Another week, another how many research notes talking about how over-extended the rallies in commodites are. Truly hated rally, but one that continues to broaden. Outside of agg, pretty much everything is up big. I think people have forgotten how much earnings leverage these guys can have, especially off small capex bunker-mode operating levels. While few of these names are showing up in the new-highs list (yet) their outsized contributions to SPX earnings growth in the next couple quarters may be enough move indexes to higher levels. This is all independent of the CB victory laps that higher CPI's will show, and the slosh from FI to Equity that will surely follow. There are still lots of names that are trading in the shadow of bankruptcy, but whose prospects have materially improved in the last 6 months. OOM calls are cheap and not reflecting the leverage potential imho.

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washedup
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July 13, 2016 at 5:58 PM ×

T - I will happily buy commodity equities after some big accounting scandals come to fore - have you ever seen a downturn in that sector where some big firms didn't head for confession en masse??
Abee - I really think financials are so regulated right now they have to be thought of as bizarro utilities in that they have all the same characteristics except they benefit from higher rates.
We were talking about utilities a couple months ago when XLU was 49 and I told you I was looking for 52-53 to go short - I am seeing enough of a breakdown there that I am starting to short with a 54 stop - I like the asymmetry here, and the lower volatility doesn't hurt (famous last words anyone?)!

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abee crombie
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July 13, 2016 at 8:33 PM ×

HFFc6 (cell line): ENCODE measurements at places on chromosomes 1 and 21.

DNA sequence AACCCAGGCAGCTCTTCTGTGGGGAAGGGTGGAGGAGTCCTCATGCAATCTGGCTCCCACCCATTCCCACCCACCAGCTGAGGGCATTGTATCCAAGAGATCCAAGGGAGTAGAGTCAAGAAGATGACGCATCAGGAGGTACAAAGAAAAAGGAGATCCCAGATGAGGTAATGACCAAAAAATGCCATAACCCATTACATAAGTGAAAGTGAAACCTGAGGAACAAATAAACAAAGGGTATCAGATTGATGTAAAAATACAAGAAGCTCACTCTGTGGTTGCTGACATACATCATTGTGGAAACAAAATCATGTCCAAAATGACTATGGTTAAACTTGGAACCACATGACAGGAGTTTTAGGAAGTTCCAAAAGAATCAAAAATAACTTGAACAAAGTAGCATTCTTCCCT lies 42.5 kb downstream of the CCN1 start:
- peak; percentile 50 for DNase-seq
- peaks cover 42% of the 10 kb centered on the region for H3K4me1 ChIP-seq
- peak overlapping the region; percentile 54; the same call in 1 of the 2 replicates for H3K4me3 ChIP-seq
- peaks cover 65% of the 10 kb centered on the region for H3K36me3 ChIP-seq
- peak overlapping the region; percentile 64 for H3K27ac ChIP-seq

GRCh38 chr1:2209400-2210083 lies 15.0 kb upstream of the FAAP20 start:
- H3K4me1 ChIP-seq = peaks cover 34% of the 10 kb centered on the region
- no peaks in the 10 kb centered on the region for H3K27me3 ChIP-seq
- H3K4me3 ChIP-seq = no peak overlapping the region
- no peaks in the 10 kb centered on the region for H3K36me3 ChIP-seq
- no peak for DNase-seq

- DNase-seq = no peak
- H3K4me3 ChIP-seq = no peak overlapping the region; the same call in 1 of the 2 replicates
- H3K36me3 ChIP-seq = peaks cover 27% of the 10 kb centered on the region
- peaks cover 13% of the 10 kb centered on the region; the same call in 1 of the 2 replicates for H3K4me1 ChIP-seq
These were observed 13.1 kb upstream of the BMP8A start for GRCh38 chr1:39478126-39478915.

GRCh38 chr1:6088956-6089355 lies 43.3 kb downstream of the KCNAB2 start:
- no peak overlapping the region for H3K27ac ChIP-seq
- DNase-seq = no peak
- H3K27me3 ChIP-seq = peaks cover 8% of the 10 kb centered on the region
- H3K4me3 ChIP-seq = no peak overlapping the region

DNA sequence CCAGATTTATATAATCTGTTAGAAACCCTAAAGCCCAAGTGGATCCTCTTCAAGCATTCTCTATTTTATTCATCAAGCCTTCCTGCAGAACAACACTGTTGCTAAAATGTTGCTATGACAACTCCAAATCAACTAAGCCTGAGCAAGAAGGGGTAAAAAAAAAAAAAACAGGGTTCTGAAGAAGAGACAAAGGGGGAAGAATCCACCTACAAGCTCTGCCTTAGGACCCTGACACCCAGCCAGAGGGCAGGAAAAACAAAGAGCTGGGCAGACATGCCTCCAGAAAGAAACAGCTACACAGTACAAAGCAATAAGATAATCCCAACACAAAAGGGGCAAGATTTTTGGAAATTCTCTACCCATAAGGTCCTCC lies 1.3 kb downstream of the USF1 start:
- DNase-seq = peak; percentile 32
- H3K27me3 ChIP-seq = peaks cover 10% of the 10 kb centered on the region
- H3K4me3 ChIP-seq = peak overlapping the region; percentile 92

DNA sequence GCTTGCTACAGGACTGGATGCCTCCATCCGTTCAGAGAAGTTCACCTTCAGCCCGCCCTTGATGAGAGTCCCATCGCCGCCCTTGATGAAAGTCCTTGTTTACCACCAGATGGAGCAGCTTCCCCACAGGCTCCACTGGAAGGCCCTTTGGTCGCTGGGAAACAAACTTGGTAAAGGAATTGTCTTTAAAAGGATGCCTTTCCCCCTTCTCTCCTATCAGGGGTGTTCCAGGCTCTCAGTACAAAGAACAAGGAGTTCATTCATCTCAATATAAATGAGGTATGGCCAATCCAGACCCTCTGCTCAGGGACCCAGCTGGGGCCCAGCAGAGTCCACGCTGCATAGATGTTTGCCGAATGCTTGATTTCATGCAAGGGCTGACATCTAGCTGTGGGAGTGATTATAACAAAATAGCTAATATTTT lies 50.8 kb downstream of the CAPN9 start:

Mr T. I agree with you on the commodities, they do have lots of leverage to higher prices and the performance of XME should be proof. However do you really think coal is making a real comeback? Iron ore? common there is so much over supply. Copper and oil different stories each

Regarding S&P earnings to materials, materials are only 6.5% of the index and most of that is in chemicals and specialty chemicals, which look kind of extended to me trading >20x PE...

FWIW Id rather buy their debt. Thinking we can have a real massive rally in HY is Spoo's hold new highs for a bit.

Big banks are utilities. I agree. but not all finaicials are banks, yet they all trade with some much correlation mr algo doesnt care. Hence the opportunity

XLU- yeah crappy trade. Looking for more signs of negative momentum before I jump in..looking to short PUI.

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AB
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July 13, 2016 at 8:59 PM ×

my view is that low growth is a result of insufficient demand. Insufficient demand is a result of too small of a share of GDP/Income going to households in general, especially middle/low income households. Unlike QE and NIRP, I can actually understand how a regressive helicopter money drop would stimulate the economy. QE and NIRP seem far more radical to me. They are distortive and we don't even know if they work in the right direction over time frames that matter (I am a fan of QE when there really is blood in streets, in other times it is stupid policy)

The problems for assets
1) Household share of GDP should continue to revert to a more normal level. China has been absorbed and rates have hit bottom. Helicopter money should add fuel to the fire.
2) Helicopter money will cause GDP to grow faster. Cash rates will rise as a result.

1+2 = corporate profits growing slower than GDP with discount rates rising. Note the denominator in the dividend discount model.

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AW
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July 14, 2016 at 5:03 AM ×

*FED'S HARKER: UP TO TWO RATE HIKES MAY BE APPROPRIATE THIS YEAR

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checkmate
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July 14, 2016 at 6:52 AM ×

"FED's BARKER": Rollup roll up we have not finished f...g with you yet. In the words of Greenspan 'if you think you understand us then we have not made ourselves clear.